Family - a sanctuary in this reckless world

Family – a sanctuary in this reckless world

Painting of a Filipino family. FERNANDO AMORSOLO

Painting of a Filipino family. FERNANDO AMORSOLO

Family is literally a treasured universal-galactical norm. Even Marvel comics’ Thor, Asgardian god of thunder, is portrayed as the son of Odin and Frigga and adopted brother of Loki. The tales of the Avengers Endgame’s heroes Iron Man, Hawkeye, and Ant-Man also revolve around the beautiful institution called “family.”

From fiction to fact, marriage is as old as humanity, and the family is the institution that God Himself invented. Adam was married to Eve, and God blessed them with two sons, Abel and Cain. “So they are no longer two, but one flesh. Therefore what God has joined together, let no one separate,” as the Bible says (Matthew 19:6).


The Family Code of the Philippines (EO 209) provides, “The husband and wife are obliged to live together, observe mutual love, respect and fidelity, and render mutual help and support” (Art. 68). In our time, the family remains the universal standard of avowed union and togetherness of a man and a woman in love (with their kids).

“The family, being the foundation of the nation, is a basic social institution which public policy cherishes and protects…” the Family Code declares. “Family relations include those between husband and wife, between parents and children, and among brothers and sisters, whether of the full or half-blood” (Art. 149 & 50) – and no child shall be called illegitimate.


And how do you form a family? You enter it through its gate called marriage. No marriage, no family. As the Family Code of the Philippines provides, “Marriage is a special contract of permanent union between a man and a woman entered into in accordance with law for the establishment of conjugal and family life” (Article 1). This provision on monogamous “permanent union between a man and a woman” is biblical as it is Christian.

A wholesome family life in a warm and nourishing home, where parents and kids do pray and play together, is not just the ideal but also the real universal standard blessed by God. We need to admit that to belong to such a loving family (I do not say “perfect”) is [one’s] life’s greatest blessing.

But, of course, “there is no perfect family,” as Pope Francis has put it. Realistically, “we don’t have perfect parents, we are not perfect, we don’t get married with a perfect person.” England’s Princess Diana of Wales (1961-1997) knew this quite well and yet, until the end, she believed that “the family is the most important thing in the world.”

True, broken homes are a reality too, and we cannot but pray for and sympathize with kids who suffer the consequences the most. In the new millennium, the increasing menace of broken homes, cohabitations without marriage, divorces, and legal separations, in which a child grows up with a stepmother or no father by his side is a severe warning that the fundamental value of the God-invented institution is either attacked proactively or intentionally put into oblivion.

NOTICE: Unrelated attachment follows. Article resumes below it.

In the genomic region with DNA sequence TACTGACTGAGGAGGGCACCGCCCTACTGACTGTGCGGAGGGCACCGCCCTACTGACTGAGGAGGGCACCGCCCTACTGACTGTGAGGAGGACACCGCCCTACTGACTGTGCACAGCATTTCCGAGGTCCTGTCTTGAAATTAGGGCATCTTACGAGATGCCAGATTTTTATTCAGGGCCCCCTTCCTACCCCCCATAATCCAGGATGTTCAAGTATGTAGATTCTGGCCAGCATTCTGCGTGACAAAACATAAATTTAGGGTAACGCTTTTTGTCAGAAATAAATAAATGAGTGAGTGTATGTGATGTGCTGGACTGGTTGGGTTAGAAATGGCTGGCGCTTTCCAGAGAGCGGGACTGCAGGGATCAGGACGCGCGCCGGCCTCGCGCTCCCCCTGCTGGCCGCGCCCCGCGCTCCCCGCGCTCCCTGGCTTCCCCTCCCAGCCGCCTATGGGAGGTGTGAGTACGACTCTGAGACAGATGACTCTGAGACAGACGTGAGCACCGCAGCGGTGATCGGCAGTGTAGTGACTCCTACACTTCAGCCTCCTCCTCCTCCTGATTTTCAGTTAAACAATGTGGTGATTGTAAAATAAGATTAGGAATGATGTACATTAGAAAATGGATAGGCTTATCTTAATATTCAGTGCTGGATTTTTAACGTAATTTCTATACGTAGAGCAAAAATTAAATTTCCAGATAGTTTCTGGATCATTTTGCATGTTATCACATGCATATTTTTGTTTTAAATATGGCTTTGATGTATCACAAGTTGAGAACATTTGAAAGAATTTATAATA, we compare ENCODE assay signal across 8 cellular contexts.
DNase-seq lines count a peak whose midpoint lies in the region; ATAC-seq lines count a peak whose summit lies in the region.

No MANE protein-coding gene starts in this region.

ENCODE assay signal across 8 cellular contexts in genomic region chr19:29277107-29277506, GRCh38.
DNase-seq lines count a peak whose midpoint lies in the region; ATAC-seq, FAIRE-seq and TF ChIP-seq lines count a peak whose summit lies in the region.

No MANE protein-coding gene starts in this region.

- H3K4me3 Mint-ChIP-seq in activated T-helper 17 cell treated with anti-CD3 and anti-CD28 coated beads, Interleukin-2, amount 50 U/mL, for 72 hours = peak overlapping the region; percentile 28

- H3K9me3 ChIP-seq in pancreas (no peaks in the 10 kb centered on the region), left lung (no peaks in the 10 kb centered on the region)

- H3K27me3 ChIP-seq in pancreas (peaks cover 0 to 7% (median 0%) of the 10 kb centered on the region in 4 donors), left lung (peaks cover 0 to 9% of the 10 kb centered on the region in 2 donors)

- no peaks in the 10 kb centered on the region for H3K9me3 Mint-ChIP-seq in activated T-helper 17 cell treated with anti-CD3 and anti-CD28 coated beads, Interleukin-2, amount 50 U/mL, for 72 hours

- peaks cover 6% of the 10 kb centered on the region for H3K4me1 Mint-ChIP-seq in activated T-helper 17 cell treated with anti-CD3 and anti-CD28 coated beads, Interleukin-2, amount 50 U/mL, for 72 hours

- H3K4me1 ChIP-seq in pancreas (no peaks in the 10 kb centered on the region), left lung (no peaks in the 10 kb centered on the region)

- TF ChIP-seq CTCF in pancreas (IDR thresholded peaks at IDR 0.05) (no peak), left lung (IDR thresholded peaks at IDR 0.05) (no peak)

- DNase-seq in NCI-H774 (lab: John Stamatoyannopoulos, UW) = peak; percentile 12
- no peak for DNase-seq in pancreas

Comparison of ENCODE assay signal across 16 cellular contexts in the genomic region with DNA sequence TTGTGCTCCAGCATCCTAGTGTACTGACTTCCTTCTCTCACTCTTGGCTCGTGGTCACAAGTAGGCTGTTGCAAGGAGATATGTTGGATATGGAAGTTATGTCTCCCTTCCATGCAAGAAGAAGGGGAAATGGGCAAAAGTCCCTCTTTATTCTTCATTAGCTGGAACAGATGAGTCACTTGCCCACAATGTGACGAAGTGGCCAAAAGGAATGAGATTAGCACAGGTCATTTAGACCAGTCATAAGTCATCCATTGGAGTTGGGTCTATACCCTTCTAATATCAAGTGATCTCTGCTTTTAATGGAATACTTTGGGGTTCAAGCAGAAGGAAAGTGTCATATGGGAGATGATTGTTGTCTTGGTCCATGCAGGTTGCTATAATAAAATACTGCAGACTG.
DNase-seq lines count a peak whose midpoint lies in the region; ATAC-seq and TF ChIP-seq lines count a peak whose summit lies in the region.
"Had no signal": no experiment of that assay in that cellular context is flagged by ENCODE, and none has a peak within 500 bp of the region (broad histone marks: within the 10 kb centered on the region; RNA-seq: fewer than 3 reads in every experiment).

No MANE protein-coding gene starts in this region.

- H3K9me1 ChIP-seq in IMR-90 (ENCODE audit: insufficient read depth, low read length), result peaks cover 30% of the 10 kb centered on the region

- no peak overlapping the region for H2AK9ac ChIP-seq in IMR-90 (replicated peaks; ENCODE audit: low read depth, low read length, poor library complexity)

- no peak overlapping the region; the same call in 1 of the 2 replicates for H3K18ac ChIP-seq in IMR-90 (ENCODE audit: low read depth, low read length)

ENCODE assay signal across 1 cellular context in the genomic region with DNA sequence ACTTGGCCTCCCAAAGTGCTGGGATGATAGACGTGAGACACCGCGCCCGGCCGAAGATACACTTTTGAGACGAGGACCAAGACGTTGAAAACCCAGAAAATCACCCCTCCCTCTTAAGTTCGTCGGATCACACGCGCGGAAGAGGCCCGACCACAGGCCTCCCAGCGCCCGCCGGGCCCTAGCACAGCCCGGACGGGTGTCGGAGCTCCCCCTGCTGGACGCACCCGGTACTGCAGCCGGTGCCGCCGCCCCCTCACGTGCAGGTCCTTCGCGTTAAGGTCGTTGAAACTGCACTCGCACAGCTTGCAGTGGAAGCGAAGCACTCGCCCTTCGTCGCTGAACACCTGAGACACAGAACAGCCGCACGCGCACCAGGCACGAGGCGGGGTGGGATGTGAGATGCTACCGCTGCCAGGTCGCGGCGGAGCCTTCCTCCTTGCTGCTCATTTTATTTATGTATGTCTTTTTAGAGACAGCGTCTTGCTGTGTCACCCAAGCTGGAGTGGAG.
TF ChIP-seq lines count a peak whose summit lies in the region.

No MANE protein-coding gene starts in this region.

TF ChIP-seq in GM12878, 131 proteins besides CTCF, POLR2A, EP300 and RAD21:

In general, the Filipino family seems unique, compared with those of many Western societies. Unique because Filipinos put God first and family second, and in this priority list, the first interacts with the second. Indeed, “the family that prays together stays together” (Fr. Patrick Peyton).

In 1878, José Rizal, 17, wrote, “My mother taught me how to read and to say haltingly the humble prayers which I raised fervently to God.” In an almost perfect home in Calamba, José Rizal and his siblings read the family bible in Spanish and their deeply religious mother, Teodora Alonso, explained the difficult passages they were not familiar with. Like most Catholics, Rizal and his family went to Mass on Sundays together. Before retiring at night, together they would pray the Holy Rosary in Spanish and all 11 children would go and kiss the hands of their parents. Rizal as an exile in Dapitan appeared to have continued this family tradition – with his mother as companion.

Finally, the Filipino family is unique because we do not put our parents and elders in the home for the aged and the dying, and pay others to care for them. The very few wealthy Filipinos who choose to do it want it to be the best-kept family secret.


In their old age and in death, my parents, Antonio and Simeona, were never a burden. Every single day with them was purest joy. My mother’s old age and sickness were lingering but her death at home was as quick as my dad’s, as if to spare us, the living, from worries. How could I forget that particular moment when my mom, a devout member of Legio Mariae, was looking at me as if to say, “I’m ready?”

The Filipino family is there for you, for better or for worse, in sickness and in health, from cradle to the grave. Let’s keep it that way, and treasure it well.

Jose Mario Bautista Maximiano ( is the author of THE BEGINNING AND THE END (Claretian, 2016) and 24 PLUS CONTEMPORARY PEOPLE: God Writing Straight with Twists and Turns (Claretian, 2019).

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TAGS: biblical family, family unit, Filipino family, nuclear family
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